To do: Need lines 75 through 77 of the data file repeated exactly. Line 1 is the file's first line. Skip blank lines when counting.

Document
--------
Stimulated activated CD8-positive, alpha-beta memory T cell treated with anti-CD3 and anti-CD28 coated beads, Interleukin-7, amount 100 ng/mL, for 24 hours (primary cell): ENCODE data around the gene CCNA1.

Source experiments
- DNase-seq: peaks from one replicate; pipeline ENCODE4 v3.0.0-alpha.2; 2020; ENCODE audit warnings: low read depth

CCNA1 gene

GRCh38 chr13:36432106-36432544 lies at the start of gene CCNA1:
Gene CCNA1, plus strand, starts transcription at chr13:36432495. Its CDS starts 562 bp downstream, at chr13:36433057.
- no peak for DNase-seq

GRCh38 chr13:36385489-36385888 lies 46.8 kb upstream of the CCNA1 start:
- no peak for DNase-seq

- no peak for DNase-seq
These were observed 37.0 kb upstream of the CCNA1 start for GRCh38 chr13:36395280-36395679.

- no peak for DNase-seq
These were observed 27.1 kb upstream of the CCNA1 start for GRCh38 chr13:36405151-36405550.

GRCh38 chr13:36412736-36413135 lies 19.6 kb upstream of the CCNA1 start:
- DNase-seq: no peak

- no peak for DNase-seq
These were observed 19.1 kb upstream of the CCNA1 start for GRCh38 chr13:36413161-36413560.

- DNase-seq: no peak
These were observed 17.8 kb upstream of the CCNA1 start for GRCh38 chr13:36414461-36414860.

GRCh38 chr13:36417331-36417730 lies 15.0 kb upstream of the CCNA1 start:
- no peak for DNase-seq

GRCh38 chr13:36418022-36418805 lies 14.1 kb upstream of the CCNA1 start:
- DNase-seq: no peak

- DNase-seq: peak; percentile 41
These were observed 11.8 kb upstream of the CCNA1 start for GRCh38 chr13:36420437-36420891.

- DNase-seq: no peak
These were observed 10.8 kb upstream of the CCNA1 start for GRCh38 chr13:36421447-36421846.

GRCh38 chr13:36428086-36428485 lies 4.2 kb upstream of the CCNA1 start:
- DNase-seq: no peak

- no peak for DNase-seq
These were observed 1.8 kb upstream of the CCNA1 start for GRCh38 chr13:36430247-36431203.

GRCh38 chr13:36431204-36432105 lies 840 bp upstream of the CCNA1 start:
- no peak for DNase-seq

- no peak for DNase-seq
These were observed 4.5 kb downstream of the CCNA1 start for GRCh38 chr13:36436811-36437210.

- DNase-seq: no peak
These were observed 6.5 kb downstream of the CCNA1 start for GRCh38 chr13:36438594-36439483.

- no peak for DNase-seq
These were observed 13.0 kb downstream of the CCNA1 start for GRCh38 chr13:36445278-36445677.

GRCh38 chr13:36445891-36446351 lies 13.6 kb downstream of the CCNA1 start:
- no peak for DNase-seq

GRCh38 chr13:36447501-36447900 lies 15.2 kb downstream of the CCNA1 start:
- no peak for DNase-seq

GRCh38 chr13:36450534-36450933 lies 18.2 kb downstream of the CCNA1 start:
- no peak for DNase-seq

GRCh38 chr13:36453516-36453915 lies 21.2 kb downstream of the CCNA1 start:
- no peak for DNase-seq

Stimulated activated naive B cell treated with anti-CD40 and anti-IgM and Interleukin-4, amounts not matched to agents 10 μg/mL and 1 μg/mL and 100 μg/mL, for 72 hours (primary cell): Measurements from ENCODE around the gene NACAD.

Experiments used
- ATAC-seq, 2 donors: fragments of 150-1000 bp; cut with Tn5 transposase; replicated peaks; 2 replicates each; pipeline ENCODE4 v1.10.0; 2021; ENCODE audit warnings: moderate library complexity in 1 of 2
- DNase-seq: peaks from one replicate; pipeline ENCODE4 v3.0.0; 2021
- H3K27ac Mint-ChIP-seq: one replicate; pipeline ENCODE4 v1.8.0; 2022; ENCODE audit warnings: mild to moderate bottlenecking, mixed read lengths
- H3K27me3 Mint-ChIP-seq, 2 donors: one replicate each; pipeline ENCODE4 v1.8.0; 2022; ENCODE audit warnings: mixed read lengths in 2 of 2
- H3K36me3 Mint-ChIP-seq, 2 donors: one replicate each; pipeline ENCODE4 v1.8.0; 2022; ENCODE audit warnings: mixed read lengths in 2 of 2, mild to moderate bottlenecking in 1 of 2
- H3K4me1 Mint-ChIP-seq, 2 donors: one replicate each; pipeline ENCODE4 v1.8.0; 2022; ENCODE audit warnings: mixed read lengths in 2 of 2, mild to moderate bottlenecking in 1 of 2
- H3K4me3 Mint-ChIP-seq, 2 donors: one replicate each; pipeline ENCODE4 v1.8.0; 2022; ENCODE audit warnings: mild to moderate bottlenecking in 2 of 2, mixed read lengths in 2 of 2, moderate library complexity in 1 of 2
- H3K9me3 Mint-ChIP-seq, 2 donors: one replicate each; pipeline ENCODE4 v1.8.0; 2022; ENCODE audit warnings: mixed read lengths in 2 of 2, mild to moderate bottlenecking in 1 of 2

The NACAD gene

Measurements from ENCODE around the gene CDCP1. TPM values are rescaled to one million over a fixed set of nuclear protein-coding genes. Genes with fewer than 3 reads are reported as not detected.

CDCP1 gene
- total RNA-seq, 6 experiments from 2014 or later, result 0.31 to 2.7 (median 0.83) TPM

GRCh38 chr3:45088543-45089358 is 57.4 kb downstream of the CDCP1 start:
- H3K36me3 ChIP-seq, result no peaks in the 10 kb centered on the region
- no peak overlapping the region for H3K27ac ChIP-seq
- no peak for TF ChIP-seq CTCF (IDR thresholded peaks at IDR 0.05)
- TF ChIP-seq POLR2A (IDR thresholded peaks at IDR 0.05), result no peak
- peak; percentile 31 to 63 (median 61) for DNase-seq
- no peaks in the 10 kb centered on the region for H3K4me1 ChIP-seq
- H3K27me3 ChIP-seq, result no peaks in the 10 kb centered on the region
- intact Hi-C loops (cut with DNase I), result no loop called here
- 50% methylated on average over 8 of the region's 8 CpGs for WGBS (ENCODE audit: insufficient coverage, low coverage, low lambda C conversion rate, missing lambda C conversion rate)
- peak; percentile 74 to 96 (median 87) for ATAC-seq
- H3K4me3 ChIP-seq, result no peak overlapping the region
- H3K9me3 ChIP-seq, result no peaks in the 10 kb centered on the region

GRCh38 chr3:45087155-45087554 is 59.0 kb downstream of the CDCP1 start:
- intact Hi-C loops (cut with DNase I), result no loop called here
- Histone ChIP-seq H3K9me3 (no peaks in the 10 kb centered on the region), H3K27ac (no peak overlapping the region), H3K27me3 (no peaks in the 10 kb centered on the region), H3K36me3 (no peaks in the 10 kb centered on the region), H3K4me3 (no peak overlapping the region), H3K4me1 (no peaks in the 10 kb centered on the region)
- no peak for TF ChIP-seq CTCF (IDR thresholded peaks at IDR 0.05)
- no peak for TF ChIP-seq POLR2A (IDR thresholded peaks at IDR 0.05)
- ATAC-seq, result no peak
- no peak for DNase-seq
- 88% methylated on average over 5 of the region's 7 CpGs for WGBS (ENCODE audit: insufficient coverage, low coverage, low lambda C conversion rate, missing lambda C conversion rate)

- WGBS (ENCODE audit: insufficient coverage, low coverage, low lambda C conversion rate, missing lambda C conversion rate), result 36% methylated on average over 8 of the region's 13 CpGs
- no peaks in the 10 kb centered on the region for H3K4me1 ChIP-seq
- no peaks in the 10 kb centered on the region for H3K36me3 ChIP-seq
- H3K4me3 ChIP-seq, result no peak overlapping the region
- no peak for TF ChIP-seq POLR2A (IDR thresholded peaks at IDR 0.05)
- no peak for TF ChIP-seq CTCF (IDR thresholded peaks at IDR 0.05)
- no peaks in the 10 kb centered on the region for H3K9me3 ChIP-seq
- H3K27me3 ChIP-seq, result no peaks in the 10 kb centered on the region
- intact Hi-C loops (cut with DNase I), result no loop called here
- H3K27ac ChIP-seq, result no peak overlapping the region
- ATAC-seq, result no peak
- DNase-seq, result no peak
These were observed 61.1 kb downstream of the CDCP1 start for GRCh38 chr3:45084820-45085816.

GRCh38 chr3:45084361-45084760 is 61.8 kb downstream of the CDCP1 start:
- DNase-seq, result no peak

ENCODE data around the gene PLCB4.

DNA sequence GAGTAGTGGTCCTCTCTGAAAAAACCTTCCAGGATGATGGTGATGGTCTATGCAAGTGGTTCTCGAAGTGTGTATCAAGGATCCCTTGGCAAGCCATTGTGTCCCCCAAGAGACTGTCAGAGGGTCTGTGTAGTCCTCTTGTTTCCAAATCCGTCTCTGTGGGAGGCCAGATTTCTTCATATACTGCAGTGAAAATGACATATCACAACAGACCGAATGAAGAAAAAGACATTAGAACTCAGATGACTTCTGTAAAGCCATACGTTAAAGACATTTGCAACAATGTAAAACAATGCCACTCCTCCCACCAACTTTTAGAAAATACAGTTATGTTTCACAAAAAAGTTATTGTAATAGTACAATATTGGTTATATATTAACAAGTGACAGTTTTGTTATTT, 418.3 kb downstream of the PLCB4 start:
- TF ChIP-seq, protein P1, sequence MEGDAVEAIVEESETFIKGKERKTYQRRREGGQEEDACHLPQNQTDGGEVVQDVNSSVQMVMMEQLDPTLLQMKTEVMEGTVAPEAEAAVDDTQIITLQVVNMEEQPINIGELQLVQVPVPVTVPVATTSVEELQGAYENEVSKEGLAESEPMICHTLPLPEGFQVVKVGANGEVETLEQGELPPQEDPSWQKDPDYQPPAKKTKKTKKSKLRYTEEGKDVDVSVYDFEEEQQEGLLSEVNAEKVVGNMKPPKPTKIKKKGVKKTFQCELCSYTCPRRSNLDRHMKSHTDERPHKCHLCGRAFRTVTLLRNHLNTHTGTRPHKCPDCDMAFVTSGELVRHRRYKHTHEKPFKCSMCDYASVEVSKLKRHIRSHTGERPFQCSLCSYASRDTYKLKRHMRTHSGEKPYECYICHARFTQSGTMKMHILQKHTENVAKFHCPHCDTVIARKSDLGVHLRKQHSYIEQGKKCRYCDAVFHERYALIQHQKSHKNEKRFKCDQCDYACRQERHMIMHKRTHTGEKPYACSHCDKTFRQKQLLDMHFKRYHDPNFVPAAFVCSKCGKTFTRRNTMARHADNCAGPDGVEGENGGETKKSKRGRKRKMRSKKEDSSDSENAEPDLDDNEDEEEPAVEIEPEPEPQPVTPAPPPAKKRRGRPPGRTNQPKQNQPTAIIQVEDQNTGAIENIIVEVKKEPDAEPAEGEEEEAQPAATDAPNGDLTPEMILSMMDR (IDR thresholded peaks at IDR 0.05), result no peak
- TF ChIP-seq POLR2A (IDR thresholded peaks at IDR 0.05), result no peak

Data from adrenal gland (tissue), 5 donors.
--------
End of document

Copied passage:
GRCh38 chr3:45087155-45087554 is 59.0 kb downstream of the CDCP1 start:
- intact Hi-C loops (cut with DNase I), result no loop called here
- Histone ChIP-seq H3K9me3 (no peaks in the 10 kb centered on the region), H3K27ac (no peak overlapping the region), H3K27me3 (no peaks in the 10 kb centered on the region), H3K36me3 (no peaks in the 10 kb centered on the region), H3K4me3 (no peak overlapping the region), H3K4me1 (no peaks in the 10 kb centered on the region)